This book is a mystery, a social commentary, a science fiction adventure, an alternate history, and so much more.  Mind you, it is a dark story, with lots of sex and violence.  If you wouldn’t be comfortable watching an R rated movie, then you won’t want to read this book.

At first, I thought I just enjoyed it as a work of art.  There’s no question that the book is superbly executed, thought-provoking, and interesting.  However, on reflection, now that I’ve finished it, I find I really did care about the characters.  They grew on me.  I did like them, and they seem like real people, with real concerns and complexities.  For example, I found myself annoyed right along with Laurie when Jon starts talking about what’s going to happen in a few minutes.  Each character is distinctive, with their own hang-ups and desires, and the authors portray that skillfully, and make you care.

Definitely worth the hype.  I’m looking forward to seeing the movie.  And I’m sure I’ll come back to the book some day, and try to pick up a few hundred more details that I missed the first time.

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Review of Starcross, by Philip Reeve



by Philip Reeve

performed by Greg Steinbruner

Recorded Books, 2008.  7 CDs.  7.5 hours.

Starcross is a worthy successor to Larklight, another rip-roaring adventure of Art and Myrtle Mumby in the outer reaches of the galaxy.  Once again, we’re in alternate-reality 1851, where space travel has been discovered through alchemy, and the British Empire rules the ether (rather than the waves).  It turns out that there is all kinds of life out there in the solar system, and the British Empire has outposts among the natives on every planet.

At the start of this book, the Mumbys, with their mother, are invited to Starcross, a sea-resort hotel on an asteroid which has never been known to have any water.  Sure enough, the “tide” comes in every twelve hours, and the dry sea bed fills up with water as if it has always been there.

Obviously, something strange is going on at Starcross.  And what about the top hat in Art’s closet that seems to be calling out to him to put it on?  Or the strange shadow across the balcony and the little voice saying “Moob”?

Sure enough, the adventures involve international intrigue, mortal danger, and this time even time travel.  Once again, I lost track of how many times their lives were in peril.

Listening to these books on CD makes them all the more fun.  These would make excellent family listening, as it will appeal to all ages.  The narrator does an excellent job giving each character a distinct voice.  The way Art and Myrtle pick at each other seems completely realistic for a brother and sister and is just one of the amusing touches the books are packed with.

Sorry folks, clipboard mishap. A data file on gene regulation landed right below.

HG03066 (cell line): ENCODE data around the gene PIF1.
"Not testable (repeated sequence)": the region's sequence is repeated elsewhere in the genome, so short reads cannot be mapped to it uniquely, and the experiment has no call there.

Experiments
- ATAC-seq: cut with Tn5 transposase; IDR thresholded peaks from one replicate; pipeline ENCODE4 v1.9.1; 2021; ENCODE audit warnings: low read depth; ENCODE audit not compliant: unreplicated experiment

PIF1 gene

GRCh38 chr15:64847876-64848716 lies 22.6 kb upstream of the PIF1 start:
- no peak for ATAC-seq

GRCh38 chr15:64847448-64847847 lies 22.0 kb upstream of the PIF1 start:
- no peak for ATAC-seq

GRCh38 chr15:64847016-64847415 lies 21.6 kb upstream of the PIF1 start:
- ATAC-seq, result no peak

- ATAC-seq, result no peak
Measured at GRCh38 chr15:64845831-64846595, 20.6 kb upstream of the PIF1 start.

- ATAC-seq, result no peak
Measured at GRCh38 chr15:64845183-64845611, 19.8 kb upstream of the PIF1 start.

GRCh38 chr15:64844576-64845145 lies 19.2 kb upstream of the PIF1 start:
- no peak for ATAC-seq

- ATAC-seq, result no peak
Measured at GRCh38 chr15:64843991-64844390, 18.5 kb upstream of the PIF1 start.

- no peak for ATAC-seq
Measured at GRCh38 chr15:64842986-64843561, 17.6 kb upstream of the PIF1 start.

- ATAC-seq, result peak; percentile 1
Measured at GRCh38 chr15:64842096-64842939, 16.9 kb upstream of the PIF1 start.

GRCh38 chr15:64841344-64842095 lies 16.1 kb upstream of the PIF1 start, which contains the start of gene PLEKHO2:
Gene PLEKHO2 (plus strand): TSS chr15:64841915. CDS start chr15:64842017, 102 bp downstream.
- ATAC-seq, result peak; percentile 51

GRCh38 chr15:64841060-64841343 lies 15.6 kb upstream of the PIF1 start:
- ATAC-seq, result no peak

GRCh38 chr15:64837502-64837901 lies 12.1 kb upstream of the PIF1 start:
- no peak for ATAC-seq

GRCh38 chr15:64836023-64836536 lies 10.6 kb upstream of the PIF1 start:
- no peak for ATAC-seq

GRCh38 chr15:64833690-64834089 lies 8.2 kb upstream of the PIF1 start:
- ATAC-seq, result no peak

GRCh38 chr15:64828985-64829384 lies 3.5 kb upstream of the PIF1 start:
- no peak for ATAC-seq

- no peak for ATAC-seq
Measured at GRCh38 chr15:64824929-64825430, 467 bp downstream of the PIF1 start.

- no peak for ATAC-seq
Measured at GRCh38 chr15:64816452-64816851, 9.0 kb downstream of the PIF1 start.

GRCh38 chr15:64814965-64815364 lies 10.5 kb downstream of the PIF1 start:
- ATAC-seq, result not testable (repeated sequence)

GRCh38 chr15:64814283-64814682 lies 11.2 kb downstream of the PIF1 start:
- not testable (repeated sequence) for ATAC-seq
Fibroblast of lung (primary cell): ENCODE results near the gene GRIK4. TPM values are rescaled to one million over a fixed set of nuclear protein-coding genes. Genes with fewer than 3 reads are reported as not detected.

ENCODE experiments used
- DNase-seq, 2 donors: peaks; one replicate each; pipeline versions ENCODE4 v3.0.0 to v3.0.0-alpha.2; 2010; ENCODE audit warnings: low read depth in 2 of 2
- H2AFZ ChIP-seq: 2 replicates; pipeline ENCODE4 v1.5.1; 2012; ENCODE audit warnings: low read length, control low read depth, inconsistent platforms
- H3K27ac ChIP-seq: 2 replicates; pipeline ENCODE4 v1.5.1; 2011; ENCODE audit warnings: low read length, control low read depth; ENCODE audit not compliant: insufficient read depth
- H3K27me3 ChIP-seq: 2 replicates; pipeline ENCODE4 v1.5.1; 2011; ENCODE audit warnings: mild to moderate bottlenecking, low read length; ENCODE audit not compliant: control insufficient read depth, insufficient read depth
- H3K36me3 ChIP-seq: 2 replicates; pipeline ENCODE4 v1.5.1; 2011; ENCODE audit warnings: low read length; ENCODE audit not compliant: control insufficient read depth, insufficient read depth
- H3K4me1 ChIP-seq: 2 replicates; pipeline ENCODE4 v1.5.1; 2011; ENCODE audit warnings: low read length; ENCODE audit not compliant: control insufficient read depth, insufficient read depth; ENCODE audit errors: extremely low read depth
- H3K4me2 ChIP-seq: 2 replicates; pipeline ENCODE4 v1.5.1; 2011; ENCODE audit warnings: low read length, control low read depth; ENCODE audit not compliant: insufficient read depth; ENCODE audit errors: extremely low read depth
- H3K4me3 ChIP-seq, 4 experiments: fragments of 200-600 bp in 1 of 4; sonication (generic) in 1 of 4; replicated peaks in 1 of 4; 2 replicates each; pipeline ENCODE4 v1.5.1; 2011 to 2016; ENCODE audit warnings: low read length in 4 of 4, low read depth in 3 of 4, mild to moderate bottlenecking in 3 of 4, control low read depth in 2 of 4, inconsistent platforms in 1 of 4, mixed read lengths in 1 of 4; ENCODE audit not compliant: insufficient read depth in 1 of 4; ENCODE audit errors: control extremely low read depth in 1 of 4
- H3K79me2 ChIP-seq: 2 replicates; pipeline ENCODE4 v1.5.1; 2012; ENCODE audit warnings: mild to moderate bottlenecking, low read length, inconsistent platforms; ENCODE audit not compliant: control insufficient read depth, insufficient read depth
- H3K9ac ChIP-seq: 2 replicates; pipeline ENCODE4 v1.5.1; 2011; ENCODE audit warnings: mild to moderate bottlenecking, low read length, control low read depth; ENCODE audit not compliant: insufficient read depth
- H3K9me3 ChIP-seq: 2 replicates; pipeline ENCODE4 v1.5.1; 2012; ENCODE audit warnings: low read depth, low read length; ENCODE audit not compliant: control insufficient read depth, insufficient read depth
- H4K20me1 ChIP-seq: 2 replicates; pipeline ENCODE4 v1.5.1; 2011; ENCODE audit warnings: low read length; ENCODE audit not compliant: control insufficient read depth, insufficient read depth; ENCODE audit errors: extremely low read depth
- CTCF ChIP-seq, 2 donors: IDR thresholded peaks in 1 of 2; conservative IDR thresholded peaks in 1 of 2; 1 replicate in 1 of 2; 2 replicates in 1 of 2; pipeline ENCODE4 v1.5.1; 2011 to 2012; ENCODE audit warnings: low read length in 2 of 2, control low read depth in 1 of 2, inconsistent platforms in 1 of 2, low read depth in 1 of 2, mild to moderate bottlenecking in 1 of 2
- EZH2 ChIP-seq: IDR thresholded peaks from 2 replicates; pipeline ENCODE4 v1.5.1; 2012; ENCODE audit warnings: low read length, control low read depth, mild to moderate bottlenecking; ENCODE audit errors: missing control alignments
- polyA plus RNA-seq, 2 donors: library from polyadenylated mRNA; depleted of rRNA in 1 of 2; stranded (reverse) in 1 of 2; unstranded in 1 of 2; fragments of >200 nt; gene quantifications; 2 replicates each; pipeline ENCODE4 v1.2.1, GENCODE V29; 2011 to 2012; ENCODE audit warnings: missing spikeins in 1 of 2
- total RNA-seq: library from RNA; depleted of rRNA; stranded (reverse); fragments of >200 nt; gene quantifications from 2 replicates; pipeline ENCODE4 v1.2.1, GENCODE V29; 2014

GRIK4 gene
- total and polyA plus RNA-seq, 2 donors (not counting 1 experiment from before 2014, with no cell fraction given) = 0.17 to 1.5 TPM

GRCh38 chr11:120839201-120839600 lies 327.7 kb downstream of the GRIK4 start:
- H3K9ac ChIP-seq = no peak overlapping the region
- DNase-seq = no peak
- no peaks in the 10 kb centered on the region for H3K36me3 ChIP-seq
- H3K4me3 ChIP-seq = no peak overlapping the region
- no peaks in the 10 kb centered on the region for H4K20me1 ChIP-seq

You do not have to read (or listen) to Larklight in order to enjoy Starcross, but why would you want to miss it?  Almost all our old friends from the first book show up in this one, and add to the fun.

Here’s a light-hearted adventure story by a writer with a wild imagination and a delightful sense of humor.  We’ve got space travel and pirates and spies and aliens and mind control and time travel and speeding space trains and proper ladies and British soldiers and a sinister plot to take over the solar system.  What more could you want?  Huzzah!

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Review of A War of Gifts, by Orson Scott Card


A War of Gifts,

An Ender Story,

by Orson Scott Card

Tor, Tom Doherty Associates, New York, 2007.  126 pages.

Here’s a Christmas story that takes you into Ender’s world.  We follow the story of Zeck, who’s been brought up to believe that Santa is a form of Satan.  When Zeck is sent to Battle School, he refuses to participate or ever fire a weapon, because he also believes that War is not a valid field of study.

Then a Dutch boy puts out his shoe for Sinterklaas, and gets a Sinterklaas poem.  This starts a trend of the students, where religion is forbidden, finding subversive ways to celebrate Christmas, claiming it’s a national observance, not a religious one.

As the “war of gifts” escalates, Zeck’s life is touched in a way that he doesn’t expect.

A nice Christmas story, quite different from typical ones.  Ender fans will especially enjoy it.

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Review of Among the Hidden, by Margaret Peterson Haddix


Among the Hidden

by Margaret Peterson Haddix

Book #1 of the Shadow Children series

Aladdin Paperbacks, 2000.  153 pages.

I finally read the first book in this series, having completely forgotten that I read the second book already, Among the Imposters ( ).

This book sets the stage for the series.  Luke lives on a farm.  He’s never gone off the farm or seen anyone outside his family, but he was able to help with chores — until the woods got cut down and a housing development was built behind their house.

Now Luke must not even go in a room with an open window, for fear someone might see him.  Luke is the third child in his family, and in this future society, third children are illegal.

However, Luke finds a way to look outside and watch his new, rich neighbors.  When one family — mother, father, and two children — have all left the house, he notices someone else still moving around.  Could there be another third child living in hiding.

I read this book with our Homeschoolers’ Book Group at the library.  The kids’ reaction was mixed.  Most didn’t like the ending, which sets up the rest of the series.  Still, Margaret Peterson Haddix does a good job of quickly setting the stage and helping us understand this alternate world.  The suspense is high as we worry with Luke that he will get caught — or else never get to go out of the house again.